AEGIS, The Association for the Education and Guardianship of International Students, has also gone a long way to adding structure to the guardianship role. AEGIS accredits UK guardianship organisations through a rigorous inspection process and Yasemin Wigglesworth, executive officer at AEGIS, said: “more schools are now insisting that an international student has an AEGIS accredited guardian or close family member in the UK as a condition of admission.”

Currently there are approximately 27,000 International students in the UK aged 18 and under with parents living abroad, but only around 5,000 are in the care of AEGIS registered guardians. This is not to suggest that the care provided by non-AEGIS members is sub-standard but, as there is no legally defined guardian role, the provision of non-accredited services is open to interpretation by each provider and many of these students will not have a guardian at all.

As acknowledged, high quality pastoral care is something that sets UK education providers ahead of international competitors but, in the absence of legal frameworks, strong partnerships between schools and guardians are essential to both maintaining this competitive advantage and providing excellent care to each young person studying in the UK.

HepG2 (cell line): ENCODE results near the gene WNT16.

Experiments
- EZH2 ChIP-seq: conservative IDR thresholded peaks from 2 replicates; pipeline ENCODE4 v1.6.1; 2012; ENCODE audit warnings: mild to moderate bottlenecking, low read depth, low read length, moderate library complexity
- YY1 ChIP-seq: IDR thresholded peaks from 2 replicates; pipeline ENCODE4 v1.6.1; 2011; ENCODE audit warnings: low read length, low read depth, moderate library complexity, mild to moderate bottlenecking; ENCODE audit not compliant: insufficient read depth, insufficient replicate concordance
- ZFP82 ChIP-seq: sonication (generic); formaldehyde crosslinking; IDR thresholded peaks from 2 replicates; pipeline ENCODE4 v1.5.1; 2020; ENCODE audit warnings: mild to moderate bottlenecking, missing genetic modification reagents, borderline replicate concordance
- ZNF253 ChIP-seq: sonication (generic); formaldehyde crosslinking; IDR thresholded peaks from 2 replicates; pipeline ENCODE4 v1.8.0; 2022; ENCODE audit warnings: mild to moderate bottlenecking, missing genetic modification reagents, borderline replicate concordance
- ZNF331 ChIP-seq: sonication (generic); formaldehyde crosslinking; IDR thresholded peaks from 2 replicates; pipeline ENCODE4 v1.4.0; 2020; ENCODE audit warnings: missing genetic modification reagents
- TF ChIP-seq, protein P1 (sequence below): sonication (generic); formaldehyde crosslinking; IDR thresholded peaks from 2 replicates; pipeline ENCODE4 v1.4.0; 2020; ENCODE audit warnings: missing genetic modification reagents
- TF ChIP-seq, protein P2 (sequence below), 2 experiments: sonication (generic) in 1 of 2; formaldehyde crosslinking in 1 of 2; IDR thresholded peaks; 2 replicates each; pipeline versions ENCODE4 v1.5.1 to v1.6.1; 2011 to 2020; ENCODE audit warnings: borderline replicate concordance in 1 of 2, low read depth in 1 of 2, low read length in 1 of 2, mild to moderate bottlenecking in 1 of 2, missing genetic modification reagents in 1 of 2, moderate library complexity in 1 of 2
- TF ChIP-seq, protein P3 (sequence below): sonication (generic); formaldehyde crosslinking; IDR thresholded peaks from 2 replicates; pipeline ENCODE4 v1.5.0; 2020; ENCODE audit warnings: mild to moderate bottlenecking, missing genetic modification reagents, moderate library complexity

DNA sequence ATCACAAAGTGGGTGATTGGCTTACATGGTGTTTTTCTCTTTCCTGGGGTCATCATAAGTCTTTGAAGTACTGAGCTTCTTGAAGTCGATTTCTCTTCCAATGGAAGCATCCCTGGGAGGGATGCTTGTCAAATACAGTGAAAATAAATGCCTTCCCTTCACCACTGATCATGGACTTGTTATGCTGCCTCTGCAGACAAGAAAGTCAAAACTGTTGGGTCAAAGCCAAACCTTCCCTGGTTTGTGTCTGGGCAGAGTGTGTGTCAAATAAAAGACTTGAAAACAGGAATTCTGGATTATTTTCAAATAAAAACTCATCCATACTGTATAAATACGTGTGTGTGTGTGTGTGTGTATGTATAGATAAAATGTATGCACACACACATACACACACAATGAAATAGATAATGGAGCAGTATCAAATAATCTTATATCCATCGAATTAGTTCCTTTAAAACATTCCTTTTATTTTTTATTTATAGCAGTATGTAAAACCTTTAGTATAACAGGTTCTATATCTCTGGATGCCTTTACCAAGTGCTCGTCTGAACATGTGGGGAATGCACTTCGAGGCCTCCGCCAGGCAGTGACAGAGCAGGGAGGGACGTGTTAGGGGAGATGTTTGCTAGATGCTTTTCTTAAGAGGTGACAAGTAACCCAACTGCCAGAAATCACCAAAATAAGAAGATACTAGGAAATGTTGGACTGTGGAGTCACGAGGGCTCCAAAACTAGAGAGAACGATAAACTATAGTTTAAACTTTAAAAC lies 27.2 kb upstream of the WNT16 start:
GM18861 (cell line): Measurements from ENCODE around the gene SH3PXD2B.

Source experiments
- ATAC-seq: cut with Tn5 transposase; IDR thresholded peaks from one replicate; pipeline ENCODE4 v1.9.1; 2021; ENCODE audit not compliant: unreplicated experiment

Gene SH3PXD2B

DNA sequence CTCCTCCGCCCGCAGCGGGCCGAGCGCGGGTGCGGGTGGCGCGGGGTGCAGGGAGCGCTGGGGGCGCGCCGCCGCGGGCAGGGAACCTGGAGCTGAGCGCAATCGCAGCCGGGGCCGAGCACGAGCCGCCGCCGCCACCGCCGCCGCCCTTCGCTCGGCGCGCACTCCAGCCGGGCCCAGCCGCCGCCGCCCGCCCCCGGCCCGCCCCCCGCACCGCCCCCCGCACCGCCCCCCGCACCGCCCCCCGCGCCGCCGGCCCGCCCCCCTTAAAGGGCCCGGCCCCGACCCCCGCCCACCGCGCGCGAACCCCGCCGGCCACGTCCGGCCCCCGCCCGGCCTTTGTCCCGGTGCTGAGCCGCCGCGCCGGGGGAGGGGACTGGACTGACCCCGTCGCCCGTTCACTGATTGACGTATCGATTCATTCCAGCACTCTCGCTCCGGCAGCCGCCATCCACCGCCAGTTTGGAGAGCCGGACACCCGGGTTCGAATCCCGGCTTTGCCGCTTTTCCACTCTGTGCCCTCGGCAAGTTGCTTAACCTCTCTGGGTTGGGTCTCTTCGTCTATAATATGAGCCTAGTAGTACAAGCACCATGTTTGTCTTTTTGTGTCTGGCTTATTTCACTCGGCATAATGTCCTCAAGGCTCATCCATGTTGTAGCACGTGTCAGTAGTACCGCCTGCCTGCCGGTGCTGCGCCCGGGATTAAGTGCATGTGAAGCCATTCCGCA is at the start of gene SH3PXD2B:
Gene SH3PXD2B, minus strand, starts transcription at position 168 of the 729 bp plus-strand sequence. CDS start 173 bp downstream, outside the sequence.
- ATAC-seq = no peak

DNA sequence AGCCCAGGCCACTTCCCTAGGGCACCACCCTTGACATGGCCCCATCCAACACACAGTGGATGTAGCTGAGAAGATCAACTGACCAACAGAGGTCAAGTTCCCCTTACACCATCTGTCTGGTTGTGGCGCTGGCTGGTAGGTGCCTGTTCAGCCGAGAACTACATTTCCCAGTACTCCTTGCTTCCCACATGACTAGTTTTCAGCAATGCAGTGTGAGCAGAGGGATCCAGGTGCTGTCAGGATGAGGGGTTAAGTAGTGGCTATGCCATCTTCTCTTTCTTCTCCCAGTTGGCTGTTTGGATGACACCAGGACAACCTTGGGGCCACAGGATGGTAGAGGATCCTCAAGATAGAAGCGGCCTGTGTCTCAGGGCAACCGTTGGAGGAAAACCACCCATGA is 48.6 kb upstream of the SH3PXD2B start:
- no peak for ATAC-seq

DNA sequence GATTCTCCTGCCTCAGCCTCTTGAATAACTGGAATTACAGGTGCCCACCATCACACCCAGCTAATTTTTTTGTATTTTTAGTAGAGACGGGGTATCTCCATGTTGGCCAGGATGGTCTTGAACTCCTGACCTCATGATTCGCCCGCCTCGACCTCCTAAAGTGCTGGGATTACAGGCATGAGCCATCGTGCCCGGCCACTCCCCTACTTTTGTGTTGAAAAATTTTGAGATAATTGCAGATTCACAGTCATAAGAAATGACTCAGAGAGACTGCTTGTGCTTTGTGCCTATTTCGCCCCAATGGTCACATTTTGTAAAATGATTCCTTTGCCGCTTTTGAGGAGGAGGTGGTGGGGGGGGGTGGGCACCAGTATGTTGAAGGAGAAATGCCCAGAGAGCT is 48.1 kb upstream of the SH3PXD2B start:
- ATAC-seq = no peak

Emerging markets turn a keen eye to international schools

“With such huge demand from expat and local parents alike, it’s unlikely we’ll see this growth decrease any time soon”

Carolyn Savage, Head of International Education at Winter’s International School Finder, weighs in on why it is that so many parents in emerging economies are keen to send their children to an international school.

The international schools sector has been growing rapidly in recent years, and with increased globalisation this trend shows no signs of slowing down. Successful British schools are opening more sister campuses overseas to fulfil the surging demand for English education. This demand has been particularly intense in territories such as China and Saudi Arabia, where local parents are becoming increasingly keen to join the expatriate community and benefit from the advantages an international school education can offer.
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As Head of International Education at Winter’s International School Finder, Carolyn is passionate about education and has spent 15 years working with children from all around the world. She is a third culture kid, whose understanding of the changing face of international education runs deep and she’s keen to help parents find the right schools for their children.

No end in sight for the UK’s Indian slump